Massachusetts Senate Bill 402 (link to the General Court's page here), as well as provisions in a Senate budget bill provide for licensing, and regulating activities of, drug company representatives. State Senator Mark Montigny points out that hair dressers are more tightly regulated than drug company reps, and considers how much impact those reps have come to have on our health care today... The Boston Globe (link in title above) reports that the bill regulates many aspects of the pharmaceutical representative's activities. Massachusetts would be
the first state in the nation to license drug company sales representatives and would prohibit them from providing entertainment, gifts, payments, or travel to doctors, healthcare facilities, or public officials. (snip)
The Senate measure would require pharmaceutical representatives to complete training before receiving their licenses and to participate in continuing education. (snip)
In a statement, PhRMA senior vice president Ken Johnson said Montigny's proposal ``would impose an additional burden on the sharing of new information with physicians."
``The amendment also seeks to impose criminal penalties on what should be viewed as the important sharing of information between pharmaceutical companies and physicians regarding the risks and benefits of medicine," he said.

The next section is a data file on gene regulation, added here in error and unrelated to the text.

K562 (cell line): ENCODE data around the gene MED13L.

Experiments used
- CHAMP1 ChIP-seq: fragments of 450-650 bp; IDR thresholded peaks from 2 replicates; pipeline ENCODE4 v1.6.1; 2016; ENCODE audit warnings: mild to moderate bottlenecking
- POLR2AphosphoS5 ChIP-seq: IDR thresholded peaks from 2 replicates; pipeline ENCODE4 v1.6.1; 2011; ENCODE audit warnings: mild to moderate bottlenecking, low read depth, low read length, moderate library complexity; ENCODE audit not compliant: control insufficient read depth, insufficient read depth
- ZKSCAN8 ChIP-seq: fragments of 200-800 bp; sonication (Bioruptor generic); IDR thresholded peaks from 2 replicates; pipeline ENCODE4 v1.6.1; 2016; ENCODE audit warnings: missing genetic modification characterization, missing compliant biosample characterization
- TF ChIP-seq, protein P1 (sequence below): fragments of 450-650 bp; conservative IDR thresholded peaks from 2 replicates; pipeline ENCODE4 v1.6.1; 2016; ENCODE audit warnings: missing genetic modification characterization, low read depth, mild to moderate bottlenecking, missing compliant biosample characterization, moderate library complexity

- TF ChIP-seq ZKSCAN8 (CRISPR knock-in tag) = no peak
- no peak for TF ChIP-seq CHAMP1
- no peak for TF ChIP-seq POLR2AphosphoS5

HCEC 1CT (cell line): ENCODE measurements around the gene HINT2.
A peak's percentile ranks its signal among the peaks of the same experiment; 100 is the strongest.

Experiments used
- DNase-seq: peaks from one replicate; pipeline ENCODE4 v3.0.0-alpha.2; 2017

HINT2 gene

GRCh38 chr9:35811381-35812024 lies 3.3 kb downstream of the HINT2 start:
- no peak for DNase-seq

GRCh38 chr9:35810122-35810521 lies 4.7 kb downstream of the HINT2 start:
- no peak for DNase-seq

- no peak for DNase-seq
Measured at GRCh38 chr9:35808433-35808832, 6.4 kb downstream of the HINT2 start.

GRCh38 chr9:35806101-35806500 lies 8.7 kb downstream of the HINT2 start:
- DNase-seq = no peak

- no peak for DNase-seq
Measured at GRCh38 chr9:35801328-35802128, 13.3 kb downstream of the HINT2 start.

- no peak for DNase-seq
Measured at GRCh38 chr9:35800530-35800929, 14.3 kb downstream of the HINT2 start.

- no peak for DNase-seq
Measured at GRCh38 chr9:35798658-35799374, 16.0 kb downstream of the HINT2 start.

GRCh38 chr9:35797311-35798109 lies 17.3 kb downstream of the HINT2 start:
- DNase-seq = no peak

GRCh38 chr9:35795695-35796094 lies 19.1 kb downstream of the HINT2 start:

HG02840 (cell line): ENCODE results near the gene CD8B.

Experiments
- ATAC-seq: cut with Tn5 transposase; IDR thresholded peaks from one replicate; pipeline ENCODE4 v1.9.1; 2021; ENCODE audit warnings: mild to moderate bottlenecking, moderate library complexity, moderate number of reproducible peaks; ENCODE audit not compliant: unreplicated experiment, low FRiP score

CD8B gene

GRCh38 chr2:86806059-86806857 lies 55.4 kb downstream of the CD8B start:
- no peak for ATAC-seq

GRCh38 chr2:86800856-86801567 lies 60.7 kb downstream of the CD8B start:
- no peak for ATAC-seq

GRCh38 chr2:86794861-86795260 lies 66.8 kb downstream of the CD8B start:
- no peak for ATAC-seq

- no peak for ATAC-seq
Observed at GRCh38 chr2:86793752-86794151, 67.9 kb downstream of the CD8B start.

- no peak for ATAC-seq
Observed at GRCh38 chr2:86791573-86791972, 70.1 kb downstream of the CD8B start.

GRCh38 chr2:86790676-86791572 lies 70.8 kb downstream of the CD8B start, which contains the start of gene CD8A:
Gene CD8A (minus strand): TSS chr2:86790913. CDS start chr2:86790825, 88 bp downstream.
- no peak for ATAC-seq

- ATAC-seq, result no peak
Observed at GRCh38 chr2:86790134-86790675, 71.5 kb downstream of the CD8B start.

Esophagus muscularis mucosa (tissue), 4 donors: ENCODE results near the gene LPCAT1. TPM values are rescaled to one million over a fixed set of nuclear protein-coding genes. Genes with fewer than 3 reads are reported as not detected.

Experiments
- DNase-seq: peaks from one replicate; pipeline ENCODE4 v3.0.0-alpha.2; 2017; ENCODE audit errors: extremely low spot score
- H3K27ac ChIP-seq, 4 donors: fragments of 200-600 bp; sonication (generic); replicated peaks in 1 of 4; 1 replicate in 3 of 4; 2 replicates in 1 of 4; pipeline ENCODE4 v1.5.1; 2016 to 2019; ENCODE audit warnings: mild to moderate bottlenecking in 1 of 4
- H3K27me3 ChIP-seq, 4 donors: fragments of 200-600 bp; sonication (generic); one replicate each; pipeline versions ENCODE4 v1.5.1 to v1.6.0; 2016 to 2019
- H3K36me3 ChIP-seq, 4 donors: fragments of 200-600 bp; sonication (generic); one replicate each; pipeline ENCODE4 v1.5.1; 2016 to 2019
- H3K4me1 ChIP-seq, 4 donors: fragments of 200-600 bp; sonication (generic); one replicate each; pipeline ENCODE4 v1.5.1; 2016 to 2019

But Dr. Joseph Gerstein , a whistle-blower in the federal government's case against TAP Pharmaceutical Products for improper marketing practices, said the sales representatives are not engaged in educational efforts.
``If pharmaceutical companies were really interested in education, as opposed to sales, then pharmaceutical salespeople would be rewarded according to how accurately and effectively they conveyed the crucial information about indications, side effects, and toxicity to physicians," Gerstein said. ``They are not. They are rewarded on how much they increase sales. That says it all."
A government investigation based in part on Gerstein's allegations led Abbott Laboratories and Takeda Chemical Industries to pay $875 million to settle civil and criminal charges. (snip)
If the measure becomes law, licensing fees would be split between the attorney general's office, where they would be used to prosecute Medicaid fraud, and the Board of Registration in Pharmacy, where the money would be used to reduce medical errors.
Montigny [the sponsor] said he has separately introduced the proposal as a bill in the Senate, should the measure fail during the budget talks.
``I'm not going away on this issue," he said. ``We need to ban all manipulation of drug-prescribing practices."